A photographer is using Russia-made technology to highlight the potential privacy intrusions that can sprout from the unregulated use of facial recognition technology.
Yegor Tsvetkov used a standard digital camera to snap pictures of individuals on the subway in St. Petersburg, and then uploaded them to FindFace, a Moscow-made app that uses facial recognition technology to find individuals on Russia’s major social network, VKontakte. Tsvetkov made a photography project out of it, called “Your Face is Big Data”, and explained to The Guardian that the idea was to show how easy it is for technology to infringe on individuals’ privacy.
While there is no equivalent to FindFace on Facebook, the social media company has nevertheless faced its own controversies over privacy, with recent lawsuits alleging that its use of facial recognition technology violates the privacy laws of at least one state. While Facebook managed to win one such lawsuit, and photo-sharing service Shutterfly recently settled a similar one out of court, such controversies are likely to increase in number as facial recognition technology becomes more pervasive in every day life.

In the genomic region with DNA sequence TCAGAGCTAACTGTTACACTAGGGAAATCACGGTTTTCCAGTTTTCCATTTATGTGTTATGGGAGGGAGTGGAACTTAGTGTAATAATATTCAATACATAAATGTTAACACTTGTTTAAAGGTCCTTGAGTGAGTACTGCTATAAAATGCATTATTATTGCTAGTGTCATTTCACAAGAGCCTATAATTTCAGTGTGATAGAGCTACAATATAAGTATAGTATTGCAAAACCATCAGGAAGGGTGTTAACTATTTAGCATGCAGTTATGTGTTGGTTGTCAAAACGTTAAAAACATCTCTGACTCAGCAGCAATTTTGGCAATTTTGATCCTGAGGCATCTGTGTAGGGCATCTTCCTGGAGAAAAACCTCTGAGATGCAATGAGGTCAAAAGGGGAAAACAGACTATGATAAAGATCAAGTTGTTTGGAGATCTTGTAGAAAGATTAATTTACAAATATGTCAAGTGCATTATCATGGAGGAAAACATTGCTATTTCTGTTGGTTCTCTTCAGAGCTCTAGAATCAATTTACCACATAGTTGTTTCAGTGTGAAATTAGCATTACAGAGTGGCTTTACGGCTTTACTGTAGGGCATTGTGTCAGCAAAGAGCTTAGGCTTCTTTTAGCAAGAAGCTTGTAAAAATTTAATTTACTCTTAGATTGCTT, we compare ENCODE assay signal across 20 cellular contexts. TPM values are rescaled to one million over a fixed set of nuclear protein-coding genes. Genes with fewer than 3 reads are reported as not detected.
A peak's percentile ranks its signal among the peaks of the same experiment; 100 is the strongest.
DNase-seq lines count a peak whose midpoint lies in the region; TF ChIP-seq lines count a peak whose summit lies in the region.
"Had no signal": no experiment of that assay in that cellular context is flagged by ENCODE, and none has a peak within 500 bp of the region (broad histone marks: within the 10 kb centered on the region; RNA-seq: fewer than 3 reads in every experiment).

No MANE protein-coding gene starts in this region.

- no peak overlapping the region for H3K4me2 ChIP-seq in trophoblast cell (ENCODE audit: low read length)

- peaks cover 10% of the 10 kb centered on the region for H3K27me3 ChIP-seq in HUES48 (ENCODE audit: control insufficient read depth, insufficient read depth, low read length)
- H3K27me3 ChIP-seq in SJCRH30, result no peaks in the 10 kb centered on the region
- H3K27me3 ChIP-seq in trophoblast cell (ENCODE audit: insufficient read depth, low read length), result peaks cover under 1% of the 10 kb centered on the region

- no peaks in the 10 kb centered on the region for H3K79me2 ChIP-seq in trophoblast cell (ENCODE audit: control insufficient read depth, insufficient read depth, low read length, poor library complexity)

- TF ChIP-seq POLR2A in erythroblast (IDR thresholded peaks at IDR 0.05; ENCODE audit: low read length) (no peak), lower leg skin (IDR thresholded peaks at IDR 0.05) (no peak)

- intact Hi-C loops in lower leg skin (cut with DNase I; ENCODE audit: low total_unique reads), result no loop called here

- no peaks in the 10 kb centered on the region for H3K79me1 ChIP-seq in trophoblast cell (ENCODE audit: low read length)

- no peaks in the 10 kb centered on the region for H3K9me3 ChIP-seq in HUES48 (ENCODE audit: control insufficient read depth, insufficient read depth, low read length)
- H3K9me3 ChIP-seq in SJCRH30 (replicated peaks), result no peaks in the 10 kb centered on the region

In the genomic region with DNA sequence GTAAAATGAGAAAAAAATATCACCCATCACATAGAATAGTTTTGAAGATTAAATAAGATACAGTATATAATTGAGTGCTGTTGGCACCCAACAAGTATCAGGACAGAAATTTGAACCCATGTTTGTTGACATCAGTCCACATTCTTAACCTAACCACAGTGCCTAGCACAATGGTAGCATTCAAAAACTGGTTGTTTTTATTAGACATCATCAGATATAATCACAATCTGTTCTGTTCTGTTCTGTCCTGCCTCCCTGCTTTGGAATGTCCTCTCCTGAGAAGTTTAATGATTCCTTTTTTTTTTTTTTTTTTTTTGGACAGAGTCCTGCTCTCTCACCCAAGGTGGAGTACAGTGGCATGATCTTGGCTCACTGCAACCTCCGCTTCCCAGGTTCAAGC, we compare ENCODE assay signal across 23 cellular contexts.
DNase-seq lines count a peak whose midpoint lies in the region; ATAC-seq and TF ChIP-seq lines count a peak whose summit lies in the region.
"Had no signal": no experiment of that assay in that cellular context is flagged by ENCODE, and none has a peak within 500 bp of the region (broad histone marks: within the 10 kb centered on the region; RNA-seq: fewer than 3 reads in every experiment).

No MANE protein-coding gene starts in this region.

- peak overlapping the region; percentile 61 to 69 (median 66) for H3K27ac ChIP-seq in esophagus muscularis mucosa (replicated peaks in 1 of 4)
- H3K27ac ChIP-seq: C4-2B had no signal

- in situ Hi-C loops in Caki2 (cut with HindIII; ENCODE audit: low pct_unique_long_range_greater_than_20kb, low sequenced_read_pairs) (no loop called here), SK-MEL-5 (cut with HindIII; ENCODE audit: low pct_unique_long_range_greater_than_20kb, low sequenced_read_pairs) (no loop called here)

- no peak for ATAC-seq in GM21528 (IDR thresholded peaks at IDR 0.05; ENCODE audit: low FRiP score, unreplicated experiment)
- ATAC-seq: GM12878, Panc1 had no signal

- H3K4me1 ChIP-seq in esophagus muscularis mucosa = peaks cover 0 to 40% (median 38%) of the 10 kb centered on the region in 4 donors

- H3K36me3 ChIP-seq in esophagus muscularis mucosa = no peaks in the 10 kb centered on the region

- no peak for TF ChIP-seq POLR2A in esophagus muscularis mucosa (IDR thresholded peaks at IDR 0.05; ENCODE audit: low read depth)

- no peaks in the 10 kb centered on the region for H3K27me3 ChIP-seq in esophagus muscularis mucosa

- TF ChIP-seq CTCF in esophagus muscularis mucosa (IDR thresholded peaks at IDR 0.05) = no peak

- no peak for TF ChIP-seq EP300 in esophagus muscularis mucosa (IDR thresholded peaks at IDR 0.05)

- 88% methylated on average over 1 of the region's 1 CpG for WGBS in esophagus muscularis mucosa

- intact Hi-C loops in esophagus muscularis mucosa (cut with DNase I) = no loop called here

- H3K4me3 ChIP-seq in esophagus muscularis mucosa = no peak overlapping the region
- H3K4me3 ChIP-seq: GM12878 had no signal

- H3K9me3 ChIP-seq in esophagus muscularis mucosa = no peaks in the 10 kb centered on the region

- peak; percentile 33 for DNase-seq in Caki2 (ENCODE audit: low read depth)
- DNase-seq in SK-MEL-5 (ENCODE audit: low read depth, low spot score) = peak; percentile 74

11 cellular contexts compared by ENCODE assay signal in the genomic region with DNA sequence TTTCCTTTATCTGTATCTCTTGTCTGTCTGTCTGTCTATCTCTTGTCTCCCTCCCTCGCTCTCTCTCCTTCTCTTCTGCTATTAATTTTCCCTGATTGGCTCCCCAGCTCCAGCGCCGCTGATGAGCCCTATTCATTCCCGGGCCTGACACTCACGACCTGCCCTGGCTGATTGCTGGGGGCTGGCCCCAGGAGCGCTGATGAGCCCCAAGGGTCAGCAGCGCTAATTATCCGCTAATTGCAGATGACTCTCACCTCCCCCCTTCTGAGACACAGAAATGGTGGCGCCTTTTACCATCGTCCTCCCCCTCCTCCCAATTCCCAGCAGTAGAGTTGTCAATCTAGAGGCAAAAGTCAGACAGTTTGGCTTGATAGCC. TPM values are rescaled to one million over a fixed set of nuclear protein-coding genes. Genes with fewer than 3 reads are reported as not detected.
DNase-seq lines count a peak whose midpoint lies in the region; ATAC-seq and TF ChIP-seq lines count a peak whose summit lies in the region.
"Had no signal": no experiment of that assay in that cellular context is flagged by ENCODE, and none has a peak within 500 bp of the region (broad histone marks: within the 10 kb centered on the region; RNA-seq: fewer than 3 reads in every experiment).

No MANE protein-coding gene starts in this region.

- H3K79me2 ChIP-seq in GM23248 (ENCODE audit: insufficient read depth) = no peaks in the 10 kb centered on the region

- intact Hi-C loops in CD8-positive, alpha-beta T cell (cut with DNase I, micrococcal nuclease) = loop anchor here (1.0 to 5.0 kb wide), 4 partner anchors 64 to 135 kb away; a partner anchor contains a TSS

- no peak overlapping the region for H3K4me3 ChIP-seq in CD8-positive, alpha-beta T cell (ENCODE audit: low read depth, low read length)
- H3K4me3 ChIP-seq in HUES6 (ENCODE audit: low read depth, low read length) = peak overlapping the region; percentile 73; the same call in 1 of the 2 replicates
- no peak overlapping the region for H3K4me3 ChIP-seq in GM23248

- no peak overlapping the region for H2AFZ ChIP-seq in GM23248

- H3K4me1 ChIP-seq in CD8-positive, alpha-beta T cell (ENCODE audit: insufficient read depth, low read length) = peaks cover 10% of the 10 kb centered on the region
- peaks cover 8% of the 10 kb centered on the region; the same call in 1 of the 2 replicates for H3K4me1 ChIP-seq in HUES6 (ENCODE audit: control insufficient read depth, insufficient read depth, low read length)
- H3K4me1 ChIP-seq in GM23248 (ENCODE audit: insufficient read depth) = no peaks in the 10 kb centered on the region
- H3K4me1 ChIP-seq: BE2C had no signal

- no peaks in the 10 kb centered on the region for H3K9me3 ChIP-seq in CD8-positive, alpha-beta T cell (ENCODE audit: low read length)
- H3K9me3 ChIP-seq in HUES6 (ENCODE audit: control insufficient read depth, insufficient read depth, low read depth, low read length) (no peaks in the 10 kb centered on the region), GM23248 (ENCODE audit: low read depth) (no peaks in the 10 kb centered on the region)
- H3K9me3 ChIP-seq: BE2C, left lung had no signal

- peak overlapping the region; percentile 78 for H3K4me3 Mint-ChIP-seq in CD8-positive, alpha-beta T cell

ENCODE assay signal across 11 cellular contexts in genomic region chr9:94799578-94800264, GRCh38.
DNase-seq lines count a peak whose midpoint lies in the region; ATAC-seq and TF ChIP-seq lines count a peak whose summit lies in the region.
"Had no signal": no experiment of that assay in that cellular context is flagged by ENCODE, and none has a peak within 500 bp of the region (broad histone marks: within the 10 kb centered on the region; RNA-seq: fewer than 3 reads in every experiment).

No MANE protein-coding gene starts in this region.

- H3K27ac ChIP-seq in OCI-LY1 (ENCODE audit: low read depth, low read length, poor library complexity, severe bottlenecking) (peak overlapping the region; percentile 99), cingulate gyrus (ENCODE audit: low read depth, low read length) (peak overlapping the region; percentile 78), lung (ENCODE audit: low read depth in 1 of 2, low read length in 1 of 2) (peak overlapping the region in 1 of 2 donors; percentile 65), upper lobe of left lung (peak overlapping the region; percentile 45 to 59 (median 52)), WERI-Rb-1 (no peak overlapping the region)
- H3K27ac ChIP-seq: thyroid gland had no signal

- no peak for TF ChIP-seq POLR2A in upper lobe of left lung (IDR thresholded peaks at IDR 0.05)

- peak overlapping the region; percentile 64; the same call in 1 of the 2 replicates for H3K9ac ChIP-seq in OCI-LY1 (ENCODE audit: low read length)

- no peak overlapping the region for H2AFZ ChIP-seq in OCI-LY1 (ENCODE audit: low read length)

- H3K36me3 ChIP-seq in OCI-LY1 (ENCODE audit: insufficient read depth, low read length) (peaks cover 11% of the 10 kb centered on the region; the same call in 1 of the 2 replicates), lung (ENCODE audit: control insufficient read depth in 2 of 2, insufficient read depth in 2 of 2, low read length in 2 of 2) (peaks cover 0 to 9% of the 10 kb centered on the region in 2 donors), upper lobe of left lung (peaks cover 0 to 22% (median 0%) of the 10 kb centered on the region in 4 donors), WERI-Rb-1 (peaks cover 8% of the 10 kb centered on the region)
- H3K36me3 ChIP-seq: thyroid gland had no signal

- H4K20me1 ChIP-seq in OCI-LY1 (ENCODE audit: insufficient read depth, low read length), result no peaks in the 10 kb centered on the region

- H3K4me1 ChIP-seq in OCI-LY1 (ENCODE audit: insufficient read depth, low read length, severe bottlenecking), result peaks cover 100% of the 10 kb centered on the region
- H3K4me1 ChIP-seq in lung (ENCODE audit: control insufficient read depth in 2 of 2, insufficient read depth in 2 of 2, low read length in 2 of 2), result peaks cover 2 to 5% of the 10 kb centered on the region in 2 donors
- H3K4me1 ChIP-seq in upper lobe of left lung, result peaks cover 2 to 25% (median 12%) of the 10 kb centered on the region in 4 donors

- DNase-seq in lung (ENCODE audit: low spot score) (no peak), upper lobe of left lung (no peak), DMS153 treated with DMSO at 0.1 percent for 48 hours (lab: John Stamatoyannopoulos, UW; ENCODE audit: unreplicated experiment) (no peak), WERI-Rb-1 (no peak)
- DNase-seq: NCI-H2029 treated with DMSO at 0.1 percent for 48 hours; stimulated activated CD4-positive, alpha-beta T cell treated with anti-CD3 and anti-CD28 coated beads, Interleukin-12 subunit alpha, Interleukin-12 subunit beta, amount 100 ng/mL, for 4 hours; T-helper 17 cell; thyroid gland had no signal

Meanwhile, in Russia, FindFace is already raising some eyebrows on VKontakte.
Source: The Guardian
April 15, 2016 – by Alex Perala